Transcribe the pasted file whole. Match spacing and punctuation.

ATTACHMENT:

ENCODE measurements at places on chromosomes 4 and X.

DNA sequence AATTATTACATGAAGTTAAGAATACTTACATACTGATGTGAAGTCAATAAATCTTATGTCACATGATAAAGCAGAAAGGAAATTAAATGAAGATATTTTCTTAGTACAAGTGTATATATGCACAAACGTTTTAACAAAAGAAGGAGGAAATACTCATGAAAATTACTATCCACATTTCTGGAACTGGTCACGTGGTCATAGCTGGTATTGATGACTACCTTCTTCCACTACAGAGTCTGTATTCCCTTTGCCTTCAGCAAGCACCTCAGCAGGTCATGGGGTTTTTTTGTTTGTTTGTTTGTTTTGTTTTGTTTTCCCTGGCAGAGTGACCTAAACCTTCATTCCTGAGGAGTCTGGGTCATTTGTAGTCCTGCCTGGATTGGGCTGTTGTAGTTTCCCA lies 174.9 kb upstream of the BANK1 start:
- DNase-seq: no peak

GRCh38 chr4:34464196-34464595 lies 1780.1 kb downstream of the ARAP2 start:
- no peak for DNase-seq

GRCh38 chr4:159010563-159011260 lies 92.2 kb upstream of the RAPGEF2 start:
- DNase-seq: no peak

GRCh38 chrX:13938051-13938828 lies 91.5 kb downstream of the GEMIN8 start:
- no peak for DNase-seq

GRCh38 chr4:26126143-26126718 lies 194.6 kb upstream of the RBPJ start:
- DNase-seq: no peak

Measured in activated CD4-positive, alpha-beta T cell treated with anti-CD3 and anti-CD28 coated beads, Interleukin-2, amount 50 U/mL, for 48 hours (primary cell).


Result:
ENCODE measurements at places on chromosomes 4 and X.

DNA sequence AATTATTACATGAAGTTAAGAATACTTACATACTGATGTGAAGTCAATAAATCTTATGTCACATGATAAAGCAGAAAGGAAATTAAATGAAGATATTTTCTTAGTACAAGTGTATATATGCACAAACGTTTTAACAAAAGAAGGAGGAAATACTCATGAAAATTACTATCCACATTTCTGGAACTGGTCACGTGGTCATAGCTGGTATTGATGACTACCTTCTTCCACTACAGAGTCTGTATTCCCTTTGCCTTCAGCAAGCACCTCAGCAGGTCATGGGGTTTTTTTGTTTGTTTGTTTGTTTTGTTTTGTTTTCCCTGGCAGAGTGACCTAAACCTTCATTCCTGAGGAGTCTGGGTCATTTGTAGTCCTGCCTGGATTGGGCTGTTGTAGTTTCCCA lies 174.9 kb upstream of the BANK1 start:
- DNase-seq: no peak

GRCh38 chr4:34464196-34464595 lies 1780.1 kb downstream of the ARAP2 start:
- no peak for DNase-seq

GRCh38 chr4:159010563-159011260 lies 92.2 kb upstream of the RAPGEF2 start:
- DNase-seq: no peak

GRCh38 chrX:13938051-13938828 lies 91.5 kb downstream of the GEMIN8 start:
- no peak for DNase-seq

GRCh38 chr4:26126143-26126718 lies 194.6 kb upstream of the RBPJ start:
- DNase-seq: no peak

Measured in activated CD4-positive, alpha-beta T cell treated with anti-CD3 and anti-CD28 coated beads, Interleukin-2, amount 50 U/mL, for 48 hours (primary cell).